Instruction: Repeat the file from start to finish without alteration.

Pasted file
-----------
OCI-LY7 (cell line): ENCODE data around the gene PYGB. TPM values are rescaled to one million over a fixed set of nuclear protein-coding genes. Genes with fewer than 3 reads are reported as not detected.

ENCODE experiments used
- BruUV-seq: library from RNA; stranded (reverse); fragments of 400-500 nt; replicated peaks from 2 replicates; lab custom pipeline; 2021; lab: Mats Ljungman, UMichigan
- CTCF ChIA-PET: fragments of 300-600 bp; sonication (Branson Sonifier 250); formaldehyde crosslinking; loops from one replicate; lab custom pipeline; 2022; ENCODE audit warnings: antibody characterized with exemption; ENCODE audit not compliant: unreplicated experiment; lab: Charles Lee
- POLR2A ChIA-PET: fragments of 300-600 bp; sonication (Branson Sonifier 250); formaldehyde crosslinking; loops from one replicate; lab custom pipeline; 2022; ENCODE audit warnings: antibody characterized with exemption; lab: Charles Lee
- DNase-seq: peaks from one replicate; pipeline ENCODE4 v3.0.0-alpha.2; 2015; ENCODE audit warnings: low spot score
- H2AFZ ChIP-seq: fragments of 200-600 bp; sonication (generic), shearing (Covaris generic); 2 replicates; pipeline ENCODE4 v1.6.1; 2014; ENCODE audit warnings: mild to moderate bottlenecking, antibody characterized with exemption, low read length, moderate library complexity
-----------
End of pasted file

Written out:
OCI-LY7 (cell line): ENCODE data around the gene PYGB. TPM values are rescaled to one million over a fixed set of nuclear protein-coding genes. Genes with fewer than 3 reads are reported as not detected.

ENCODE experiments used
- BruUV-seq: library from RNA; stranded (reverse); fragments of 400-500 nt; replicated peaks from 2 replicates; lab custom pipeline; 2021; lab: Mats Ljungman, UMichigan
- CTCF ChIA-PET: fragments of 300-600 bp; sonication (Branson Sonifier 250); formaldehyde crosslinking; loops from one replicate; lab custom pipeline; 2022; ENCODE audit warnings: antibody characterized with exemption; ENCODE audit not compliant: unreplicated experiment; lab: Charles Lee
- POLR2A ChIA-PET: fragments of 300-600 bp; sonication (Branson Sonifier 250); formaldehyde crosslinking; loops from one replicate; lab custom pipeline; 2022; ENCODE audit warnings: antibody characterized with exemption; lab: Charles Lee
- DNase-seq: peaks from one replicate; pipeline ENCODE4 v3.0.0-alpha.2; 2015; ENCODE audit warnings: low spot score
- H2AFZ ChIP-seq: fragments of 200-600 bp; sonication (generic), shearing (Covaris generic); 2 replicates; pipeline ENCODE4 v1.6.1; 2014; ENCODE audit warnings: mild to moderate bottlenecking, antibody characterized with exemption, low read length, moderate library complexity